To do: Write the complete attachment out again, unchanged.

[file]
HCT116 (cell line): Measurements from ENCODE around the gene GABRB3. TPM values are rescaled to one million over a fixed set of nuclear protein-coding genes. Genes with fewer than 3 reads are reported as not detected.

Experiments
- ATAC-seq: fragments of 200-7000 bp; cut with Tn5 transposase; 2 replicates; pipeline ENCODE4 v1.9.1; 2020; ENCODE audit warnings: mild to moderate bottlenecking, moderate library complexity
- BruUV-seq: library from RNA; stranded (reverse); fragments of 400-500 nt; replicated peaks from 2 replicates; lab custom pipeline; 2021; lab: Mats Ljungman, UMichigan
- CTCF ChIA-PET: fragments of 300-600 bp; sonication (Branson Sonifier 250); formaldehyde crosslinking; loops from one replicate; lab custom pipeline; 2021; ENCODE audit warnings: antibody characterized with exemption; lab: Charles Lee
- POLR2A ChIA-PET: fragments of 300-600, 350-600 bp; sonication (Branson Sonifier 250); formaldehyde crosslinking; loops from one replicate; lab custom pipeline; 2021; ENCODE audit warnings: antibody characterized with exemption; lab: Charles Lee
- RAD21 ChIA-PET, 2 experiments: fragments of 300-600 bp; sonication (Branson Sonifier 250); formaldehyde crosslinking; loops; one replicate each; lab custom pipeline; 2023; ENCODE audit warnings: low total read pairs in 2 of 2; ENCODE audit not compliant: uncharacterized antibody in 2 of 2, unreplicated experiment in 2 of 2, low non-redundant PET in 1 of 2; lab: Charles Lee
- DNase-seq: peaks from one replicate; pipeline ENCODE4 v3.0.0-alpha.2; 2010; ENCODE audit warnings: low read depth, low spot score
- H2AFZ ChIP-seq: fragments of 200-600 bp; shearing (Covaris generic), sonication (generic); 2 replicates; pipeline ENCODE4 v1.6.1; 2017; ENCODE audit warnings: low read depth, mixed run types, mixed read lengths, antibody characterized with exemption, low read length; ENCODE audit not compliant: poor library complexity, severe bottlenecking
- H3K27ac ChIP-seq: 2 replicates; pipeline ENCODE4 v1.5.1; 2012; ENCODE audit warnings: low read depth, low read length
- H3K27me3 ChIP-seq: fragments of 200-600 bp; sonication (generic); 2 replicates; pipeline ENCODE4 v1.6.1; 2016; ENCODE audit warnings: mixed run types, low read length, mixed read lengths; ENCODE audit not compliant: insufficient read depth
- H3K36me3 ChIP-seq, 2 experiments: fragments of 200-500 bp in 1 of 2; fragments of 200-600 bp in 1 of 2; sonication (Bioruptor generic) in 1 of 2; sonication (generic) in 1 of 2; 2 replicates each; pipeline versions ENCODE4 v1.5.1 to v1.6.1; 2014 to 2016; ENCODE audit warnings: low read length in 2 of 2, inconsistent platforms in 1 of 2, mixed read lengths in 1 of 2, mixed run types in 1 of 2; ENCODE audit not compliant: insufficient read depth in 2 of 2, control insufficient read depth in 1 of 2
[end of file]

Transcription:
HCT116 (cell line): Measurements from ENCODE around the gene GABRB3. TPM values are rescaled to one million over a fixed set of nuclear protein-coding genes. Genes with fewer than 3 reads are reported as not detected.

Experiments
- ATAC-seq: fragments of 200-7000 bp; cut with Tn5 transposase; 2 replicates; pipeline ENCODE4 v1.9.1; 2020; ENCODE audit warnings: mild to moderate bottlenecking, moderate library complexity
- BruUV-seq: library from RNA; stranded (reverse); fragments of 400-500 nt; replicated peaks from 2 replicates; lab custom pipeline; 2021; lab: Mats Ljungman, UMichigan
- CTCF ChIA-PET: fragments of 300-600 bp; sonication (Branson Sonifier 250); formaldehyde crosslinking; loops from one replicate; lab custom pipeline; 2021; ENCODE audit warnings: antibody characterized with exemption; lab: Charles Lee
- POLR2A ChIA-PET: fragments of 300-600, 350-600 bp; sonication (Branson Sonifier 250); formaldehyde crosslinking; loops from one replicate; lab custom pipeline; 2021; ENCODE audit warnings: antibody characterized with exemption; lab: Charles Lee
- RAD21 ChIA-PET, 2 experiments: fragments of 300-600 bp; sonication (Branson Sonifier 250); formaldehyde crosslinking; loops; one replicate each; lab custom pipeline; 2023; ENCODE audit warnings: low total read pairs in 2 of 2; ENCODE audit not compliant: uncharacterized antibody in 2 of 2, unreplicated experiment in 2 of 2, low non-redundant PET in 1 of 2; lab: Charles Lee
- DNase-seq: peaks from one replicate; pipeline ENCODE4 v3.0.0-alpha.2; 2010; ENCODE audit warnings: low read depth, low spot score
- H2AFZ ChIP-seq: fragments of 200-600 bp; shearing (Covaris generic), sonication (generic); 2 replicates; pipeline ENCODE4 v1.6.1; 2017; ENCODE audit warnings: low read depth, mixed run types, mixed read lengths, antibody characterized with exemption, low read length; ENCODE audit not compliant: poor library complexity, severe bottlenecking
- H3K27ac ChIP-seq: 2 replicates; pipeline ENCODE4 v1.5.1; 2012; ENCODE audit warnings: low read depth, low read length
- H3K27me3 ChIP-seq: fragments of 200-600 bp; sonication (generic); 2 replicates; pipeline ENCODE4 v1.6.1; 2016; ENCODE audit warnings: mixed run types, low read length, mixed read lengths; ENCODE audit not compliant: insufficient read depth
- H3K36me3 ChIP-seq, 2 experiments: fragments of 200-500 bp in 1 of 2; fragments of 200-600 bp in 1 of 2; sonication (Bioruptor generic) in 1 of 2; sonication (generic) in 1 of 2; 2 replicates each; pipeline versions ENCODE4 v1.5.1 to v1.6.1; 2014 to 2016; ENCODE audit warnings: low read length in 2 of 2, inconsistent platforms in 1 of 2, mixed read lengths in 1 of 2, mixed run types in 1 of 2; ENCODE audit not compliant: insufficient read depth in 2 of 2, control insufficient read depth in 1 of 2